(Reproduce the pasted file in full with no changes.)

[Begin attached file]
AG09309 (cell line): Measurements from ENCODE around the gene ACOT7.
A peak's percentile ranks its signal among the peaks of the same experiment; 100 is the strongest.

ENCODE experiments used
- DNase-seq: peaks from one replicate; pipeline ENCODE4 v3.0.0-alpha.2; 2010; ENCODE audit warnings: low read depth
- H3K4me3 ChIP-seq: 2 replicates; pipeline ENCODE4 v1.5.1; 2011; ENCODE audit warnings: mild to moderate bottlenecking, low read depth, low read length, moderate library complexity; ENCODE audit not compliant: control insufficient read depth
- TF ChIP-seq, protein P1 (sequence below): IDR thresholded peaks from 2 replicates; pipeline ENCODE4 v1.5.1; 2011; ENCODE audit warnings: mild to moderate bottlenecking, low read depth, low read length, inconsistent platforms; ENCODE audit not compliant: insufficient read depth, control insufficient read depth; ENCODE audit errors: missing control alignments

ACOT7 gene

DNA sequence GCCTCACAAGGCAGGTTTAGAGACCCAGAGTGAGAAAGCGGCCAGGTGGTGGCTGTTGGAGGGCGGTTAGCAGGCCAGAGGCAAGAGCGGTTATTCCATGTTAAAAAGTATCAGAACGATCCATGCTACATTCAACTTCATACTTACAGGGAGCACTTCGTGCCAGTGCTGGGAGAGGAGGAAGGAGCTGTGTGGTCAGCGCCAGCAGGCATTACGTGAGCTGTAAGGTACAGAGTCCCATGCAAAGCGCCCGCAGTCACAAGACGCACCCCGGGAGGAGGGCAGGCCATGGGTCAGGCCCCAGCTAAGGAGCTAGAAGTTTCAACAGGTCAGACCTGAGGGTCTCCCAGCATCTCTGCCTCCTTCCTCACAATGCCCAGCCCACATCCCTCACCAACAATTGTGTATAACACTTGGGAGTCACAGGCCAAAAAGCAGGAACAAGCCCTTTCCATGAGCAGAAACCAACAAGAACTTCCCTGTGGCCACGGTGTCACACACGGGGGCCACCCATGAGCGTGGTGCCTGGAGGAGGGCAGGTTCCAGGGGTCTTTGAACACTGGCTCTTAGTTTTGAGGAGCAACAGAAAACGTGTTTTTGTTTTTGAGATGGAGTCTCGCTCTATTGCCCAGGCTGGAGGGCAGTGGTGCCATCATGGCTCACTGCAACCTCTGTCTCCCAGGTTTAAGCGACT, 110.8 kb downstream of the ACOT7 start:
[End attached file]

AG09309 (cell line): Measurements from ENCODE around the gene ACOT7.
A peak's percentile ranks its signal among the peaks of the same experiment; 100 is the strongest.

ENCODE experiments used
- DNase-seq: peaks from one replicate; pipeline ENCODE4 v3.0.0-alpha.2; 2010; ENCODE audit warnings: low read depth
- H3K4me3 ChIP-seq: 2 replicates; pipeline ENCODE4 v1.5.1; 2011; ENCODE audit warnings: mild to moderate bottlenecking, low read depth, low read length, moderate library complexity; ENCODE audit not compliant: control insufficient read depth
- TF ChIP-seq, protein P1 (sequence below): IDR thresholded peaks from 2 replicates; pipeline ENCODE4 v1.5.1; 2011; ENCODE audit warnings: mild to moderate bottlenecking, low read depth, low read length, inconsistent platforms; ENCODE audit not compliant: insufficient read depth, control insufficient read depth; ENCODE audit errors: missing control alignments

ACOT7 gene

DNA sequence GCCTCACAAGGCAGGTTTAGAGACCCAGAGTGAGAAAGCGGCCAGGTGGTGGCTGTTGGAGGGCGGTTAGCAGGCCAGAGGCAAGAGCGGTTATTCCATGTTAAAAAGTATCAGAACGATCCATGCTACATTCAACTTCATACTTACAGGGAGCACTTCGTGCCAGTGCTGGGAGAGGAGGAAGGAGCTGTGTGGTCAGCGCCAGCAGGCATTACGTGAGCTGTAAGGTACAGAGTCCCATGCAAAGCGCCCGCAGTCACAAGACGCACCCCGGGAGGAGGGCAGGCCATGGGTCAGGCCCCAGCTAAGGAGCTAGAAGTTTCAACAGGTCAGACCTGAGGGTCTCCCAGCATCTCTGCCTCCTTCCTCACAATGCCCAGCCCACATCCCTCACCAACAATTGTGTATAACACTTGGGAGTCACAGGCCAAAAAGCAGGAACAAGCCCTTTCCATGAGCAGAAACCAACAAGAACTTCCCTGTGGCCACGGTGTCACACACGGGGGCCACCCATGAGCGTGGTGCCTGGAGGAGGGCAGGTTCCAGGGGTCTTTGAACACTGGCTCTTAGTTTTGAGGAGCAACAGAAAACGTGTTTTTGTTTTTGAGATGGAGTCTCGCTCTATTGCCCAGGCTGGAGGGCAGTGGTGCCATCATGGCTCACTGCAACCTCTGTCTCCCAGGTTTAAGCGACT, 110.8 kb downstream of the ACOT7 start: